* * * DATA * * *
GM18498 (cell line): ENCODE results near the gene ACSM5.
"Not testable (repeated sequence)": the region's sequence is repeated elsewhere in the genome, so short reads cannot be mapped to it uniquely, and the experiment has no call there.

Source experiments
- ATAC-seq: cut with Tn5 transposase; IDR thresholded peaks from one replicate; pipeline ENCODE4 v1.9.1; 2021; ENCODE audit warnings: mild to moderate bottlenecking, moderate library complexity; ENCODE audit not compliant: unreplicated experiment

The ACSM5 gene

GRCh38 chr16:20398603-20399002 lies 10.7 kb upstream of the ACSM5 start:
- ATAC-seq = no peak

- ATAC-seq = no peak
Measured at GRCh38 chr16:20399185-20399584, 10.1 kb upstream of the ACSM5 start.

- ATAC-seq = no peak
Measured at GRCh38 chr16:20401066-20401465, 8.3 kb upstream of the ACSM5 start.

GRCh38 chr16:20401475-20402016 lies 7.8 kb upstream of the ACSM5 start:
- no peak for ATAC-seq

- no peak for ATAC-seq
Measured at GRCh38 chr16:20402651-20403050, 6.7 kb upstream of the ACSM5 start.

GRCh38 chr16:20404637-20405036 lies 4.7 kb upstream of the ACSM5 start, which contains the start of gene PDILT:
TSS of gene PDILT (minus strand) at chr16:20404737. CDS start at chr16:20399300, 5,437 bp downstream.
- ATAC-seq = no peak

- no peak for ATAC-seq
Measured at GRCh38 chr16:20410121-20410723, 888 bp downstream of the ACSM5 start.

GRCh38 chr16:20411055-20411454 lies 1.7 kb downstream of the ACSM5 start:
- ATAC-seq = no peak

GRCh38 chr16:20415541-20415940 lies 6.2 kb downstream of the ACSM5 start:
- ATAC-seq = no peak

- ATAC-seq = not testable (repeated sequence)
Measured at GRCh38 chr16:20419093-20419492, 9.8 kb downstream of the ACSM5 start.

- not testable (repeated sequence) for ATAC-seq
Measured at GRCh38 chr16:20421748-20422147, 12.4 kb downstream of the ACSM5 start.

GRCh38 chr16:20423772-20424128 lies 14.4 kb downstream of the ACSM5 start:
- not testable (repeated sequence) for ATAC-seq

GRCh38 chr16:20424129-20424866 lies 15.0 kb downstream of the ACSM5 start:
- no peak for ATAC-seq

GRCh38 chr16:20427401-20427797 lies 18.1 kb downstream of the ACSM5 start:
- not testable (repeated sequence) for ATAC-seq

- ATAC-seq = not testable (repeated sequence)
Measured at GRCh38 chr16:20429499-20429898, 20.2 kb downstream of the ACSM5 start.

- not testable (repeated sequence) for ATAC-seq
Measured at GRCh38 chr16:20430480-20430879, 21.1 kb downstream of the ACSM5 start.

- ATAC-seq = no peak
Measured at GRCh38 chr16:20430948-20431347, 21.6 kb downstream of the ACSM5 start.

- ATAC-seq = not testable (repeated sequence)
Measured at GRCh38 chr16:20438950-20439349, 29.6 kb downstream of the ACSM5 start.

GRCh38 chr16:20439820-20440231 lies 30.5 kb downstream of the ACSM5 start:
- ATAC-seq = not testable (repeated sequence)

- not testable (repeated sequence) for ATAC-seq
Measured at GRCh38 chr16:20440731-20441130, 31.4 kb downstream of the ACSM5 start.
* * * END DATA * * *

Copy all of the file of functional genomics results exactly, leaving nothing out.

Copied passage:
GM18498 (cell line): ENCODE results near the gene ACSM5.
"Not testable (repeated sequence)": the region's sequence is repeated elsewhere in the genome, so short reads cannot be mapped to it uniquely, and the experiment has no call there.

Source experiments
- ATAC-seq: cut with Tn5 transposase; IDR thresholded peaks from one replicate; pipeline ENCODE4 v1.9.1; 2021; ENCODE audit warnings: mild to moderate bottlenecking, moderate library complexity; ENCODE audit not compliant: unreplicated experiment

The ACSM5 gene

GRCh38 chr16:20398603-20399002 lies 10.7 kb upstream of the ACSM5 start:
- ATAC-seq = no peak

- ATAC-seq = no peak
Measured at GRCh38 chr16:20399185-20399584, 10.1 kb upstream of the ACSM5 start.

- ATAC-seq = no peak
Measured at GRCh38 chr16:20401066-20401465, 8.3 kb upstream of the ACSM5 start.

GRCh38 chr16:20401475-20402016 lies 7.8 kb upstream of the ACSM5 start:
- no peak for ATAC-seq

- no peak for ATAC-seq
Measured at GRCh38 chr16:20402651-20403050, 6.7 kb upstream of the ACSM5 start.

GRCh38 chr16:20404637-20405036 lies 4.7 kb upstream of the ACSM5 start, which contains the start of gene PDILT:
TSS of gene PDILT (minus strand) at chr16:20404737. CDS start at chr16:20399300, 5,437 bp downstream.
- ATAC-seq = no peak

- no peak for ATAC-seq
Measured at GRCh38 chr16:20410121-20410723, 888 bp downstream of the ACSM5 start.

GRCh38 chr16:20411055-20411454 lies 1.7 kb downstream of the ACSM5 start:
- ATAC-seq = no peak

GRCh38 chr16:20415541-20415940 lies 6.2 kb downstream of the ACSM5 start:
- ATAC-seq = no peak

- ATAC-seq = not testable (repeated sequence)
Measured at GRCh38 chr16:20419093-20419492, 9.8 kb downstream of the ACSM5 start.

- not testable (repeated sequence) for ATAC-seq
Measured at GRCh38 chr16:20421748-20422147, 12.4 kb downstream of the ACSM5 start.

GRCh38 chr16:20423772-20424128 lies 14.4 kb downstream of the ACSM5 start:
- not testable (repeated sequence) for ATAC-seq

GRCh38 chr16:20424129-20424866 lies 15.0 kb downstream of the ACSM5 start:
- no peak for ATAC-seq

GRCh38 chr16:20427401-20427797 lies 18.1 kb downstream of the ACSM5 start:
- not testable (repeated sequence) for ATAC-seq

- ATAC-seq = not testable (repeated sequence)
Measured at GRCh38 chr16:20429499-20429898, 20.2 kb downstream of the ACSM5 start.

- not testable (repeated sequence) for ATAC-seq
Measured at GRCh38 chr16:20430480-20430879, 21.1 kb downstream of the ACSM5 start.

- ATAC-seq = no peak
Measured at GRCh38 chr16:20430948-20431347, 21.6 kb downstream of the ACSM5 start.

- ATAC-seq = not testable (repeated sequence)
Measured at GRCh38 chr16:20438950-20439349, 29.6 kb downstream of the ACSM5 start.

GRCh38 chr16:20439820-20440231 lies 30.5 kb downstream of the ACSM5 start:
- ATAC-seq = not testable (repeated sequence)

- not testable (repeated sequence) for ATAC-seq
Measured at GRCh38 chr16:20440731-20441130, 31.4 kb downstream of the ACSM5 start.